OPINION: The Unite the Right rally was a massive, planned show of White nationalist force meant to intimidate, silence, and oppress, writes Touré.
While everyone has been focused on the Rittenhouse and McMichael/Bryan trials, there’s another trial going on right now about the actions of violent White men that should prove to have a much bigger long-term impact on America than the two higher-profile trials.
In Charlottesville, Virginia, a civil trial will decide whether several organizers and some violent members of the Unite The Right (UTR) protest in August 2017 should pay monetary damages to nine people who were physically hurt and emotionally damaged.
Hundreds of white nationalists, neo-Nazis and members of the “alt-right” march down East Market Street toward Emancipation Park during the “Unite the Right” rally August 12, 2017 in Charlottesville, Virginia. (Photo by Chip Somodevilla/Getty Images)
See, the Rittenhouse and McMichael/Bryan actions were more individualized incidents of White vigilantism but the UTR rally was a massive, planned show of White nationalist force. It was meant to intimidate, silence, and oppress. It was intended to send a message about the strength and resilience of White people. Those white supremacist groups came together in the same spirit that their grandfathers used when they came together to lynch people.
They wanted non-White and non-Christian people everywhere to know their power, their size, their resolve. They wanted us to be afraid. And this Charlottesville rally was the first part of a multi-city tour that the organizers wanted to create. White domestic terrorism on tour, coming to a city near you. Run for your lives.
This civil trial could lead to several committed White supremacists — professional racists like Richard Spencer and Jason Kessler — being ordered to pay millions. The plaintiff’s lawyers told the jury that their clients should be paid between $3 and $10 million each. And there are 14 defendants and 10 White supremacist organizations attached to this trial.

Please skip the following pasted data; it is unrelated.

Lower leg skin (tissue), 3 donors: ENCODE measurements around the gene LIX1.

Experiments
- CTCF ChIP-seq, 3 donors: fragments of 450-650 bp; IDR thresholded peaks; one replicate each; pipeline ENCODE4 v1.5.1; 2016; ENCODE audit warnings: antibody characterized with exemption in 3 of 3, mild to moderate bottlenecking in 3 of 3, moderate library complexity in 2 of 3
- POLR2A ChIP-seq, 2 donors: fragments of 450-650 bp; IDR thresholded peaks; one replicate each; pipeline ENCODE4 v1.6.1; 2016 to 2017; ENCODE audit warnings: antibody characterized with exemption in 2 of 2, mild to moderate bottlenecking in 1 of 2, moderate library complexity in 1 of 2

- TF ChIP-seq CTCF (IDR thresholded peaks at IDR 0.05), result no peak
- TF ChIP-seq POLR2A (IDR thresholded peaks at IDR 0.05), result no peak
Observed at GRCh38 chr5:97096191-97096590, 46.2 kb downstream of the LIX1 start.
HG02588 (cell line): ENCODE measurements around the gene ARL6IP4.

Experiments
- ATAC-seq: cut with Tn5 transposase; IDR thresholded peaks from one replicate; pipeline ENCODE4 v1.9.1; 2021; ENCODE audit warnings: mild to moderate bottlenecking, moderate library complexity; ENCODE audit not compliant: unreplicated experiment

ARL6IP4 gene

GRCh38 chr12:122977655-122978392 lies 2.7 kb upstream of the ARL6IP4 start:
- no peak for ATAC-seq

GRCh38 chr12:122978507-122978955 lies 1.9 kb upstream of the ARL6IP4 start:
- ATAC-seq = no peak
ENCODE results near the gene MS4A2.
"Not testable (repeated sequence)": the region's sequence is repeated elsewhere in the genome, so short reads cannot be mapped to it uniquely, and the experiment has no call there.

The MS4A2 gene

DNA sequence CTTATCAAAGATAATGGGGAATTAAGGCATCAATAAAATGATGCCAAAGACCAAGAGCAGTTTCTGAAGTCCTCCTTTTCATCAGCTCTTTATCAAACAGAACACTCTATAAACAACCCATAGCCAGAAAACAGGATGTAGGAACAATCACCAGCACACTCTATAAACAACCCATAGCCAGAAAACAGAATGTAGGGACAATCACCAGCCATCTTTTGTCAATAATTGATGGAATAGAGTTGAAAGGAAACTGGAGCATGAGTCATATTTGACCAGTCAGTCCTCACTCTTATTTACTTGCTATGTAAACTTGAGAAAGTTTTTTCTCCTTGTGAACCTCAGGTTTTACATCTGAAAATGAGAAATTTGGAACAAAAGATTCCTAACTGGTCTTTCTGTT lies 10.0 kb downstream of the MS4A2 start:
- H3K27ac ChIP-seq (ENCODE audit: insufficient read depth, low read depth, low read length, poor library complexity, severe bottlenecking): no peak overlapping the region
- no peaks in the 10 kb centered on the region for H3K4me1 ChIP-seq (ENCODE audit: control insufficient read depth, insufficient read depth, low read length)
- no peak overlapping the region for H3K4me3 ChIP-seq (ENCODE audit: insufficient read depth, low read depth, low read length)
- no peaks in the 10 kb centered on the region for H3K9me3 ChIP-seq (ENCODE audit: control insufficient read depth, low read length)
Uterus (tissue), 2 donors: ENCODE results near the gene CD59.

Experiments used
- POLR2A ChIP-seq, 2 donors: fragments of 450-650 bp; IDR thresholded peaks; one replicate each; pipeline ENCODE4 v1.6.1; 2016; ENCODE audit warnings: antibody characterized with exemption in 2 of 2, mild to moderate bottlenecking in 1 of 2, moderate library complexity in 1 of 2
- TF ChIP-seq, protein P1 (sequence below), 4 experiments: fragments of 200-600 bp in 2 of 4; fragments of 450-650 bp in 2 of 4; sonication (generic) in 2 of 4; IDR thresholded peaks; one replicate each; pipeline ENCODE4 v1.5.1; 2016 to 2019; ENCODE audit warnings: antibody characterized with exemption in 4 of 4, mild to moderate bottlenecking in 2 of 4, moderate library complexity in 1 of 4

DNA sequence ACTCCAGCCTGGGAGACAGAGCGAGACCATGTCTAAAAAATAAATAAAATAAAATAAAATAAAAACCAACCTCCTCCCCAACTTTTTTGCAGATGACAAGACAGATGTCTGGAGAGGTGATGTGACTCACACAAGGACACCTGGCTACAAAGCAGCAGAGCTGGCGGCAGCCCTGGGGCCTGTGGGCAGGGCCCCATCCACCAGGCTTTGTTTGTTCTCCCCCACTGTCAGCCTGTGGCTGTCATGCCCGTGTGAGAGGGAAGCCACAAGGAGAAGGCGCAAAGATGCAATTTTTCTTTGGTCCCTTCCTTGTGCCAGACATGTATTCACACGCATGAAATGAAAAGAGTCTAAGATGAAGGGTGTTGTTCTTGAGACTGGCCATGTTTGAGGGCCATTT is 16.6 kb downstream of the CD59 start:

It’s highly possible that the jury could demand they pay a number that’s far higher than they could ever pay off in their lifetime, which may not benefit the plaintiffs but it could bankrupt much of the alt-right, the modern White supremacist movement, and send a chilling message to them that engaging in large scale violent protests could lead to destroying their bank accounts for life.
White nationalist Richard Spencer (C) and his supporters clash with Virginia State Police in Emancipation Park after the “Unite the Right” rally was declared an unlawful gathering August 12, 2017 in Charlottesville, Virginia. (Photo by Chip Somodevilla/Getty Images)
Make no mistake this trial is momentous and it’s completely linked to Rittenhouse and McMichael/Bryan. They are are all about White males taking vigilante action against what they perceive as the woke left mob or against Black people. They’re all situations where someone seems to perceive a need to assert White power and White dominance and to protect what they see as their community by any means necessary.
The Rittenhouse acquittal may lead to more young right wing people showing up at protests with guns and feeling even more justified to use them, but a massive award in the Unite the Right trial could undercut that whole far right ecosystem. It could make people afraid of leading another White supremacist rally that wants to be violent.
This was not a rally that sought to express some controversial views and somehow became violent. It wasn’t a rally where a minority of the crowd turned violent. This was a large group of people going out to incite violence to make a political point. That’s unacceptable. This jury could hurt the wallets of these White supremacist leaders so much that others on the right will be afraid to be seen as a leader of another such rally.
Essentially, this jury could destroy the alt-right and that would help make this a better country.
Touré is the host of the podcast “Toure Show” and the podcast docuseries “Who Was Prince?” He is also the author of seven books.
TheGrio is now on Apple TV, Amazon Fire, and Roku. Download theGrio today!
The post Charlottesville trial will have bigger implications on White violence than Rittenhouse and McMichael/Bryan appeared first on TheGrio.